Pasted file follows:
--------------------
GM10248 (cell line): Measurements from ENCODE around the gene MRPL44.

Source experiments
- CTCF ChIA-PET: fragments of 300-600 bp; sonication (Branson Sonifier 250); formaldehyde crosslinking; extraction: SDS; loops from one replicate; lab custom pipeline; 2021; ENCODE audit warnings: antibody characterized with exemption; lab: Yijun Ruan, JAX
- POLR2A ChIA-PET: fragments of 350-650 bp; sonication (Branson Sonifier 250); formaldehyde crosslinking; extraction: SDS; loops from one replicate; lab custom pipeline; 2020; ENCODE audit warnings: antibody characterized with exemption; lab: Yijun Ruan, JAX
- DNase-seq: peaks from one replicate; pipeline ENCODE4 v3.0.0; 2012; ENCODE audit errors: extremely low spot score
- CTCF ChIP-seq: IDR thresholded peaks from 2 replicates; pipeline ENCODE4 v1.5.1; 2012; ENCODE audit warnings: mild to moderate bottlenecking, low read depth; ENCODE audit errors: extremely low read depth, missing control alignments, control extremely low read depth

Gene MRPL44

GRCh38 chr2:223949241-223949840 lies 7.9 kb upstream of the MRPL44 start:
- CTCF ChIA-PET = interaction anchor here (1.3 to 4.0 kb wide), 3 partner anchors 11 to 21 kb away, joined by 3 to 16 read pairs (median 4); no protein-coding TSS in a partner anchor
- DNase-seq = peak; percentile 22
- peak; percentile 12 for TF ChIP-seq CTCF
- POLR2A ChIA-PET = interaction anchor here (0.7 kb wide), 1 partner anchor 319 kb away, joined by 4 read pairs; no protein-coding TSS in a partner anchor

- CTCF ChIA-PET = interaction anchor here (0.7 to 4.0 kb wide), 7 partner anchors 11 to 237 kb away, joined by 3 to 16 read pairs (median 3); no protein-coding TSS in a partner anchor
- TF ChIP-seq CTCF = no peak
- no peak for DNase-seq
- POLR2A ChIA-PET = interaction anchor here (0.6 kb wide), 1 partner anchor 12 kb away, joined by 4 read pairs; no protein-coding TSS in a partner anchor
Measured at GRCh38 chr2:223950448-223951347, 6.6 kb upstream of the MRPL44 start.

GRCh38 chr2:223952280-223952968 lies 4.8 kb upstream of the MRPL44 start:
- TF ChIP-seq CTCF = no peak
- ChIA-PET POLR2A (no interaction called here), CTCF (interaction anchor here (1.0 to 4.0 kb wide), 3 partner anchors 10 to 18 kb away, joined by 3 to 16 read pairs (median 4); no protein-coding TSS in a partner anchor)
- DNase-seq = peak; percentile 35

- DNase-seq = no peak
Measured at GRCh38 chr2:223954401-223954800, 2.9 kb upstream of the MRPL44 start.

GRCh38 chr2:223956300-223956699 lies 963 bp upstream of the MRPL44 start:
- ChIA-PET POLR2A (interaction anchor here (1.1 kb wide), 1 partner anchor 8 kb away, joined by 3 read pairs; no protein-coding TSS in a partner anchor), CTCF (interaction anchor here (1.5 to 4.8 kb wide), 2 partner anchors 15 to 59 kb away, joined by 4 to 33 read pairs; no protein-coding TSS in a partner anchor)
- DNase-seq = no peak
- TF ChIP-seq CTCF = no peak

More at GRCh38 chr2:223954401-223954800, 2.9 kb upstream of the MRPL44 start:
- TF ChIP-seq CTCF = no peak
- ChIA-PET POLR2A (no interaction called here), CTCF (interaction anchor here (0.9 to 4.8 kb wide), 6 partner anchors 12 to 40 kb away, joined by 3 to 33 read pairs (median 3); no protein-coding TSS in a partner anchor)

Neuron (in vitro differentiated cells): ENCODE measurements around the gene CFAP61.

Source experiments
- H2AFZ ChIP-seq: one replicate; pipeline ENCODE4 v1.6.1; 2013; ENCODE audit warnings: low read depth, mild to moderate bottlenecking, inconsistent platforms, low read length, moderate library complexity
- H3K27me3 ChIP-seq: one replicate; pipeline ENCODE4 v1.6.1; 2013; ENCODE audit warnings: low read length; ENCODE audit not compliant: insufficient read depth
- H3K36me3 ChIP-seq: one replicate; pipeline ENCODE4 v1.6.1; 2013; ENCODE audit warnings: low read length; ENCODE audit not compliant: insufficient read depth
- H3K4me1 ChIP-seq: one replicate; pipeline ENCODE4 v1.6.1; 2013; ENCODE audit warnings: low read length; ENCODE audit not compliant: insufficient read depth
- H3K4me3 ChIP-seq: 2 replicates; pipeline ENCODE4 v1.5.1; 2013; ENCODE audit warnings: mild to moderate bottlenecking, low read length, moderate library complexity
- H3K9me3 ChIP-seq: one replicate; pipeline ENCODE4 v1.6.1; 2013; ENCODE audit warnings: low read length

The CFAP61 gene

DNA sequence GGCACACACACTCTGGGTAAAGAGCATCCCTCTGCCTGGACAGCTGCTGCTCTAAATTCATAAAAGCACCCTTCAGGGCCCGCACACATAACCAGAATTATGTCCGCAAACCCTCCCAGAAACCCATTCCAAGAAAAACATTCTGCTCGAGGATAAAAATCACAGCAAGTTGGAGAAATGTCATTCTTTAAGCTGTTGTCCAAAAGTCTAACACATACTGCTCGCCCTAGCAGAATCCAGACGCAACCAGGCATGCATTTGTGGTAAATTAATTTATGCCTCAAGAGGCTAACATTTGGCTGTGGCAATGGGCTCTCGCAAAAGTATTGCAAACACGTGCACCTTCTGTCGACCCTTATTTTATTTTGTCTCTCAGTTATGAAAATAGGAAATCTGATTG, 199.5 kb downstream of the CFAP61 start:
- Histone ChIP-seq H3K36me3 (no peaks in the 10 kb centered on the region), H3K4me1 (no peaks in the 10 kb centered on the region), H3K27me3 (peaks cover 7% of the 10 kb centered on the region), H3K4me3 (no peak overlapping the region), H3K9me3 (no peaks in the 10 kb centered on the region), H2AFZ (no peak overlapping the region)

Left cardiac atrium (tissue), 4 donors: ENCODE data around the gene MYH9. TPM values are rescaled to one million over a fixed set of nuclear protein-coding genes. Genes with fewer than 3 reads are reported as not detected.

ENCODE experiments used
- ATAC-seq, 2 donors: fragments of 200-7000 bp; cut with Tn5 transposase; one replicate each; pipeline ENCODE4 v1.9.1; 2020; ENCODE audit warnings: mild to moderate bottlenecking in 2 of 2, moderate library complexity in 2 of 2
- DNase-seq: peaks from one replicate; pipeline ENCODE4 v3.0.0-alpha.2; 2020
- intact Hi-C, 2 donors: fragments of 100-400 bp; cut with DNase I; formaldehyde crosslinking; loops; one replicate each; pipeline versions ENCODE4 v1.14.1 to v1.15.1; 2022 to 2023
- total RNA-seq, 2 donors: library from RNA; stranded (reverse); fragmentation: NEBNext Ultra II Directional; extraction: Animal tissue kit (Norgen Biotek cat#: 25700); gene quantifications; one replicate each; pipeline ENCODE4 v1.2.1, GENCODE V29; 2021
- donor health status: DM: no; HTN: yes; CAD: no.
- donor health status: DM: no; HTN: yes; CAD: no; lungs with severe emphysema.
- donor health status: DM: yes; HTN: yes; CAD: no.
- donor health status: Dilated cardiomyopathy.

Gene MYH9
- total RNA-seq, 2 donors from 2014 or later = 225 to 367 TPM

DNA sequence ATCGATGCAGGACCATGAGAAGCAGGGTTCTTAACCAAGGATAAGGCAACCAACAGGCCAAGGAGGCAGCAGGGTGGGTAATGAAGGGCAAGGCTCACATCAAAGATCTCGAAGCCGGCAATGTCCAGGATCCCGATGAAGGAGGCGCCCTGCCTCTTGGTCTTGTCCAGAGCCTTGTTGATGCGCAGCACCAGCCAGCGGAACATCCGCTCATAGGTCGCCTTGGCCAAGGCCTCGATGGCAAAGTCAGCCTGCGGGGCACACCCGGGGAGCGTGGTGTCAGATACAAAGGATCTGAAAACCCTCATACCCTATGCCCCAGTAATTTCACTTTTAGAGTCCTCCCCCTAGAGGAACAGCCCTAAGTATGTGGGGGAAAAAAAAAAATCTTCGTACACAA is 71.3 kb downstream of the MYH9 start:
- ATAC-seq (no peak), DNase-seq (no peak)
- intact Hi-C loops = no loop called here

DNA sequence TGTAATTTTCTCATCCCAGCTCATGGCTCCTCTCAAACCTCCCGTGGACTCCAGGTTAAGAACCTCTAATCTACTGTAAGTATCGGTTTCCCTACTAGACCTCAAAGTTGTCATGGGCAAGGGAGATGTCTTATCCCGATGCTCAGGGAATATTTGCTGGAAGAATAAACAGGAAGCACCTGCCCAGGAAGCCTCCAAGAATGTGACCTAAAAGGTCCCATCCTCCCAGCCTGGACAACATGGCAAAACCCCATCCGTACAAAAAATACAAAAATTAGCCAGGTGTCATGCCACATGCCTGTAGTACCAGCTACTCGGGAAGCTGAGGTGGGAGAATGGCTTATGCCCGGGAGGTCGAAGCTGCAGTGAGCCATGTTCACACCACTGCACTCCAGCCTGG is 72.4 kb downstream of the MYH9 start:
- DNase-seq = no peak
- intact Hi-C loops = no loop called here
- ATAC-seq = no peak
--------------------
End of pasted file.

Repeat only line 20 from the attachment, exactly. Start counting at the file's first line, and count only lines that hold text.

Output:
- ChIA-PET POLR2A (no interaction called here), CTCF (interaction anchor here (1.0 to 4.0 kb wide), 3 partner anchors 10 to 18 kb away, joined by 3 to 16 read pairs (median 4); no protein-coding TSS in a partner anchor)